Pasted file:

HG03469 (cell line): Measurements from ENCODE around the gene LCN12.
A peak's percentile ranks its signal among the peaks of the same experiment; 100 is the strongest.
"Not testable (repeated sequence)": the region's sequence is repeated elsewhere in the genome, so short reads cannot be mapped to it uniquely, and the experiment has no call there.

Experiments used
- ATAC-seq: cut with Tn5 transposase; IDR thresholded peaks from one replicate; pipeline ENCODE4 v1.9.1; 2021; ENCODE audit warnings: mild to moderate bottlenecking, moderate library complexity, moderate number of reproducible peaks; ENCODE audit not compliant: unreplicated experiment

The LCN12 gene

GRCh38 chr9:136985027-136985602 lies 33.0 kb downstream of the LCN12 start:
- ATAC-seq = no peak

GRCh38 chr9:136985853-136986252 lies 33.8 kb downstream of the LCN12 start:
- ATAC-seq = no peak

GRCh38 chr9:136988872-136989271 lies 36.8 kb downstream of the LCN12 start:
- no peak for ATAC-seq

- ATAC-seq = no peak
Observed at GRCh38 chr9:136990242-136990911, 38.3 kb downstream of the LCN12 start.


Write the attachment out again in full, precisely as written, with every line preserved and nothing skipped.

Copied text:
HG03469 (cell line): Measurements from ENCODE around the gene LCN12.
A peak's percentile ranks its signal among the peaks of the same experiment; 100 is the strongest.
"Not testable (repeated sequence)": the region's sequence is repeated elsewhere in the genome, so short reads cannot be mapped to it uniquely, and the experiment has no call there.

Experiments used
- ATAC-seq: cut with Tn5 transposase; IDR thresholded peaks from one replicate; pipeline ENCODE4 v1.9.1; 2021; ENCODE audit warnings: mild to moderate bottlenecking, moderate library complexity, moderate number of reproducible peaks; ENCODE audit not compliant: unreplicated experiment

The LCN12 gene

GRCh38 chr9:136985027-136985602 lies 33.0 kb downstream of the LCN12 start:
- ATAC-seq = no peak

GRCh38 chr9:136985853-136986252 lies 33.8 kb downstream of the LCN12 start:
- ATAC-seq = no peak

GRCh38 chr9:136988872-136989271 lies 36.8 kb downstream of the LCN12 start:
- no peak for ATAC-seq

- ATAC-seq = no peak
Observed at GRCh38 chr9:136990242-136990911, 38.3 kb downstream of the LCN12 start.